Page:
Hidden History: Photographs and photo car make Lyndon’s Ford famous

By Wendi Bevitt

You might not recognize his name, but if your family lived in Osage County more than 100 years ago, you might have Harry Ford to thank for capturing your ancestors’ likenesses, or just glimpses into Osage County’s past.

Harrison “Harry” Ford came from the small town of Wright, Mich., which is near Grand Rapids. He served his country during the Civil War with Michigan cavalry and infantry units. He mustered out at the end of the war, having been promoted to the rank of first lieutenant.

Ford’s photo of a local family possibly includes the sister of Wyatt Earp (anyone who can verify this is asked to contact the author); photo published with permission of Paul Butler.

Harry’s arrival in Kansas was first noted in 1880 when he stayed at Patton’s boarding house in Burlington, Kan. Residents of boarding houses at this time would expect to pay from about $2.50 to $3.50 per week. While in Burlington, Harry made a name for himself as an exceptional artist and photographer, prompting some to declare him the best artist in the state.

By 1882, Harry was making trips north into Topeka with his photo car. Photo cars could be quite large at 10 by 28 feet and eight feet high on the inside, but lightweight enough to make travel easy on the mules that would be pulling the car. Sometimes photo cars were rented railroad cars converted for this purpose. Photo cars would be furnished with props, fashioning a portable studio. Skylights allowed for natural light and dark curtains were used to block light coming in from the sides. One side would be the location of the photographer’s sleeping quarters and the other a photo lab.

Ford’s portrait of an unidentified boy, from Wendi Bevitt’s collection.

Harry eventually established a permanent gallery in Lyndon in 1889, next to the post office. He employed locals such as J. B. Tooley and Lynn Harris. Lynn Harris eventually took over J.E. Bush’s photo gallery in Burlingame. Although Harry then had a permanent gallery, he would still take his photo car to the surrounding communities. Ford’s photo car would travel to Waverly, Lebo, Melvern, Burlingame, and points around the county and beyond.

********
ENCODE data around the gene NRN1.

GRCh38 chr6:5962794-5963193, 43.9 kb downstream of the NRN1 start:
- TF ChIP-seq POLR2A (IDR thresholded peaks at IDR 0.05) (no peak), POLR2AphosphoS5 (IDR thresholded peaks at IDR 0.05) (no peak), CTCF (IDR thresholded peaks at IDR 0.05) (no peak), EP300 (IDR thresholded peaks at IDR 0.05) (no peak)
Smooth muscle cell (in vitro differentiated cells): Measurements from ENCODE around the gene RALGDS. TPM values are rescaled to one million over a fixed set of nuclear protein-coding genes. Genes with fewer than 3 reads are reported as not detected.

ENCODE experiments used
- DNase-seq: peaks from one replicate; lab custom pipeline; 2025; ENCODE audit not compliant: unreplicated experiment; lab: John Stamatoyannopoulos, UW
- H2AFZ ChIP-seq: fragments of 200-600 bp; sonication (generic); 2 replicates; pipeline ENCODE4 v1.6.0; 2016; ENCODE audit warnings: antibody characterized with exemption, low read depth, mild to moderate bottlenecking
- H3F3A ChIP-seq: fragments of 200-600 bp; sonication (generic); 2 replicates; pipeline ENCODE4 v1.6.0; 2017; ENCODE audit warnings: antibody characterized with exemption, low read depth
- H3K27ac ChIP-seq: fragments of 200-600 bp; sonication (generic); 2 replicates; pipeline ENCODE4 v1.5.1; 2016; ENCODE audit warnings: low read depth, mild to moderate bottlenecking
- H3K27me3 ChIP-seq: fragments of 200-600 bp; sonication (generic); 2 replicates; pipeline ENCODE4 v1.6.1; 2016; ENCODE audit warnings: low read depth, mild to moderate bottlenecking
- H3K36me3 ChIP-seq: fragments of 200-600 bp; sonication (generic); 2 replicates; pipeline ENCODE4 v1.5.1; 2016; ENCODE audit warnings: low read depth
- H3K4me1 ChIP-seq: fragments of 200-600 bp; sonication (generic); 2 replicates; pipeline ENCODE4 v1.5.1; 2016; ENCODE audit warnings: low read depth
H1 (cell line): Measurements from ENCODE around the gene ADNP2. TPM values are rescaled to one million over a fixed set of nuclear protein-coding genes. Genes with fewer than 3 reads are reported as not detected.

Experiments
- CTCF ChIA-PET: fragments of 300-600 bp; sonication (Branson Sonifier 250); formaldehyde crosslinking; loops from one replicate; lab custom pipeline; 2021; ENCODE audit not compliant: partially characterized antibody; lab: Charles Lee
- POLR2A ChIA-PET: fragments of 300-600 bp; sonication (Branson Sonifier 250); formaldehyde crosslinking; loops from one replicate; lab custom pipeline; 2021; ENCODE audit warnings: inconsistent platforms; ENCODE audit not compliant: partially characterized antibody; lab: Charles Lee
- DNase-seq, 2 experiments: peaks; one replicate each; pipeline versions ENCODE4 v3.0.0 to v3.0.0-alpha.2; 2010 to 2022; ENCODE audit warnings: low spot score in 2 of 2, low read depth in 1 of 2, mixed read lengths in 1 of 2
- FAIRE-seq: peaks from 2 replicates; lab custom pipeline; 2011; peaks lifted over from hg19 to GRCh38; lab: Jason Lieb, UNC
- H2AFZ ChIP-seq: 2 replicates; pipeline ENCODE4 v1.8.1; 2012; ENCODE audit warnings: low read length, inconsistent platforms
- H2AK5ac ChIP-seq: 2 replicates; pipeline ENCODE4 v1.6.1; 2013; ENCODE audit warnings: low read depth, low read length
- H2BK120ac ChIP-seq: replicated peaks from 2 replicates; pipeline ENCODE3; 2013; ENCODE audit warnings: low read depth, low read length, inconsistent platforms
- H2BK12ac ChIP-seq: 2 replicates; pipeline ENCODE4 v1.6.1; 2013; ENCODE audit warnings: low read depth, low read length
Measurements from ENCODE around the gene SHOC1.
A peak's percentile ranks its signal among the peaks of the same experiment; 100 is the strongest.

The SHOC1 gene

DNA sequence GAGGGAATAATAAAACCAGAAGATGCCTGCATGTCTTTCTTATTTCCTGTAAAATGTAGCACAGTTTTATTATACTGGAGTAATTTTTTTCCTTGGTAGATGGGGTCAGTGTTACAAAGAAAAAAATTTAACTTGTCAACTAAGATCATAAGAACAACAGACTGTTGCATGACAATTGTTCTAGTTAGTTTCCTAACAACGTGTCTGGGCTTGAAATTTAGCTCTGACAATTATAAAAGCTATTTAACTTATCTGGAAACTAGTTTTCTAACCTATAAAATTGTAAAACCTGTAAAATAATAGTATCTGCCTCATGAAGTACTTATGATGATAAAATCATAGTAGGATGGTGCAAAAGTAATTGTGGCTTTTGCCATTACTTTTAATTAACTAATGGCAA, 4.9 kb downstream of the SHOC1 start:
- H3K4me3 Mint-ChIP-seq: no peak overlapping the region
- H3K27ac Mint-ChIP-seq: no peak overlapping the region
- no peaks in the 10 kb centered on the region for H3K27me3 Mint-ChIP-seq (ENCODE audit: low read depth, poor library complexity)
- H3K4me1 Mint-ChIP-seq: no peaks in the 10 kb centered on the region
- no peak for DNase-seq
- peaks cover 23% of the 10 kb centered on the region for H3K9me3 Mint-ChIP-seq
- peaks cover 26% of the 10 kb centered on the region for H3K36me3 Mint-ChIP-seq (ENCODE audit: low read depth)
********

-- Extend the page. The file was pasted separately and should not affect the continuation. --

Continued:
Arriving to these towns, Harry would stay for a period of time. While there, he would capture images of not just the people, but also buildings, community groups, fraternal orders, veterans groups, and events such as Decoration Day.

Charles R. Green describes Harry’s photograph of Civil War veterans for his Patriotic Lyndon book. This picture depicts all the veterans in the Lyndon G.A.R. (Grand Army of the Republic), except for Harry, who is on the opposite side of the photographic lens.

Ford’s portrait of a young girl, from Wendi Bevitt’s collection.

Harry actively tried to make work in his profession easier for himself and others. This led him to invent an automated wash pan for the photographic process that would change the water in the pan from 1 to 20 times during the process, making the procedure simple and effective. He also invented a timing apparatus for photographs that aided in timed printing operations.

Harry never married, but he lived among the citizens of Osage County, who surely became like his family for the rest of his life. He captured and preserved images of the area until consumption claimed his life in 1905.

On a side note, many of Harry’s glass plate negatives were found in his attic after his death. It is believed that most of them were thrown down a well because no one wanted them.

Harry Ford’s photograph of Lyndon G.A.R. (Grand Army of the Republic) is in possession of the Osage County Historical Society, at Lyndon.


wendibevitt2016bWendi Bevitt is owner of Buried Past Consulting LLC. She has lived in Osage County for 18 years and her research interests include Osage County Civil War veterans and Osage County history.



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